Introduction

Proprietary companies are often controlled by a single shareholder or a group. The majority’s nominated directors will control the board and therefore the activities of the company. If the majority run the company in their own interests (whether as shareholders or with their nominated directors), the detriment to the minority can be serious. The minority shareholders have limited options because they cannot vote the directors out, in a general meeting, without the majority’s support. Getting out is difficult because they cannot force the majority to buy them out. As it’s not a listed company, they are also likely to find it hard to find a buyer of their minority stake. They are locked in with no control of their investment. It’s a difficult position to be in.[1]

Common Complaints

The following are the most common complaints made by minority shareholders[2]:

  1. The majority are paying themselves excessive remuneration;
  2. Little or no participation in profits;
  3. The majority are diverting corporate opportunity / are operating a competing business;
  4. Exclusion from management;
  5. No involvement in important decisions;
  6. Limited access to information about the company’s affairs;
  7. Inability to prevent dilution of their equity stake;
  8. No freedom to transfer shares;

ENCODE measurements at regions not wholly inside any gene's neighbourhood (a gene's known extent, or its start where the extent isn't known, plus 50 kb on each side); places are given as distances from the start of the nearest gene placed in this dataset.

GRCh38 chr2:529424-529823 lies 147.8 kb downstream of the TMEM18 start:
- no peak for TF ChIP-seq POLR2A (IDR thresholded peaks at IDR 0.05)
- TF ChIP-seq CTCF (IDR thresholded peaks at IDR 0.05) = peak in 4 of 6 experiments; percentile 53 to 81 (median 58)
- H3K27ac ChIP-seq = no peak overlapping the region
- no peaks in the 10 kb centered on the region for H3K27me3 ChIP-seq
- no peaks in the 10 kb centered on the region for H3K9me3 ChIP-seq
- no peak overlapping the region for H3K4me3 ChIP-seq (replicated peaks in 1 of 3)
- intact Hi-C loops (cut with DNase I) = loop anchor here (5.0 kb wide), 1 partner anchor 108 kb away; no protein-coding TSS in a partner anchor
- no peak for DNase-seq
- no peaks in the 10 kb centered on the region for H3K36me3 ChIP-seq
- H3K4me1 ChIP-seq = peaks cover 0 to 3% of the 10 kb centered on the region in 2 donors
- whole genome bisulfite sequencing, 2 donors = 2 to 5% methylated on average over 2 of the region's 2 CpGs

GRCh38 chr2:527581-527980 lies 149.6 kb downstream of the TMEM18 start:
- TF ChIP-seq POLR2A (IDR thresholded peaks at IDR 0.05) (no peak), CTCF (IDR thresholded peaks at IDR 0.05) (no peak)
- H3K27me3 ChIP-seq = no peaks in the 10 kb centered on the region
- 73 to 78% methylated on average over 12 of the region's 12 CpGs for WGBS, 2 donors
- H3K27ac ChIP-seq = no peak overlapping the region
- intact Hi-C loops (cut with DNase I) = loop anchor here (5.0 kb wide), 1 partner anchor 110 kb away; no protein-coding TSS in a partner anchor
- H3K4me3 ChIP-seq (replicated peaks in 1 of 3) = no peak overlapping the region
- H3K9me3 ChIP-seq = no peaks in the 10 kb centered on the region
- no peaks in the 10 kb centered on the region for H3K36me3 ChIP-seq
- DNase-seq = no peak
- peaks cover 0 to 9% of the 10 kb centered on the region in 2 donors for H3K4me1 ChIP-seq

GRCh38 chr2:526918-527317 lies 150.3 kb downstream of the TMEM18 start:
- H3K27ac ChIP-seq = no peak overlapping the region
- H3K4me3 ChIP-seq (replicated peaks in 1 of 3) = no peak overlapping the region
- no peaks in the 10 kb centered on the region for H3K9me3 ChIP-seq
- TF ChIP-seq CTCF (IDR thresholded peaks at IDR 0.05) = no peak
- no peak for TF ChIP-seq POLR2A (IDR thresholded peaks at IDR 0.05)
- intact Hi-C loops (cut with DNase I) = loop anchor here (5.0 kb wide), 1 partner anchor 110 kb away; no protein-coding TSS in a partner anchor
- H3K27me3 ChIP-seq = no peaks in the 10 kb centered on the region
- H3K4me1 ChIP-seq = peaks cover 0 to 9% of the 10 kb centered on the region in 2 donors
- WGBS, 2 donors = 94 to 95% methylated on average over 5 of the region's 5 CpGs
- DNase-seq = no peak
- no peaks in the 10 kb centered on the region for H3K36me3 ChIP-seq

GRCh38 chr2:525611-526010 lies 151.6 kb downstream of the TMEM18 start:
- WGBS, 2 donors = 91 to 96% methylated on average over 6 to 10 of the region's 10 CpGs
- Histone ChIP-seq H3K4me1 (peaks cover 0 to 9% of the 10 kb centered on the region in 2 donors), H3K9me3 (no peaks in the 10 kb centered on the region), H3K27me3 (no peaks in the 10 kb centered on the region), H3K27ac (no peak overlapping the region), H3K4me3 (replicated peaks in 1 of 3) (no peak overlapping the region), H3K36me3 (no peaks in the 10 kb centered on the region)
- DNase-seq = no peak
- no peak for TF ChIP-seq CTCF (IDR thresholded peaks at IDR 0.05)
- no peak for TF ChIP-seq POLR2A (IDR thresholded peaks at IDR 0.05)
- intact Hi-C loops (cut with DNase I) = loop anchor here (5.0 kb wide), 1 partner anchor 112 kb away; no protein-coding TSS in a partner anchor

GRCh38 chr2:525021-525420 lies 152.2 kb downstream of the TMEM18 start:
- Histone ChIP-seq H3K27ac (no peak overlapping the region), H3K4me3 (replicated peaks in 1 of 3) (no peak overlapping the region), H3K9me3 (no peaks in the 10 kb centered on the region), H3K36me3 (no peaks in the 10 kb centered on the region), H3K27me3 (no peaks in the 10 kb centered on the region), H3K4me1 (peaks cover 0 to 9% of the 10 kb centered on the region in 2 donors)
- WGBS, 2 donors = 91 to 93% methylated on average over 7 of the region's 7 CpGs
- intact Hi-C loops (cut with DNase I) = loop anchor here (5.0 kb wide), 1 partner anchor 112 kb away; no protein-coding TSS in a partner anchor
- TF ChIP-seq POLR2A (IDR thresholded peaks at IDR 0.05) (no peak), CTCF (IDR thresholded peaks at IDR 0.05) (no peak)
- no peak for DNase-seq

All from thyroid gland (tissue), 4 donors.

9. No market for their shares;
  10. Bad management by the majority.

Ten Part Series

In this 10 part series, which will be posted on our website over the coming weeks, we consider each of these complaints with recommendations on how a shareholders agreement will assist to prevent them. It is not a consideration of the legal duties and remedies that may prohibit the bad conduct or the remedies available when such conduct occurs.

If you have, or anticipate, a dispute between shareholder in your company, please call Joe Kafrouni to discuss how we can help.

Author

Joe Kafrouni, Legal Practitioner Director, Kafrouni Lawyers

Disclaimer

The information provided by Kafrouni Lawyers is intended to provide general information and is not legal advice or a substitute for it. Business people should always consult their own legal advisors to discuss their particular circumstances. Kafrouni Lawyers makes no warranties or representations regarding the information and exclude any liability which may arise as a result of the use of this information. This information is the copyright of Kafrouni Lawyers.

Liability limited by a scheme approved under professional standards legislation.

 

References

[1] Lipton, Phillip; Herzberg, Abe; Welsh, Michelle, Understanding Company Law (Law Book Co, 17th ed, 2014 ), 629

[2] Cadman, John, Shareholders’ Agreements (Sweet & Maxwell Limited, 4th ed, 2004), 190

 

Lawyer, Brisbane

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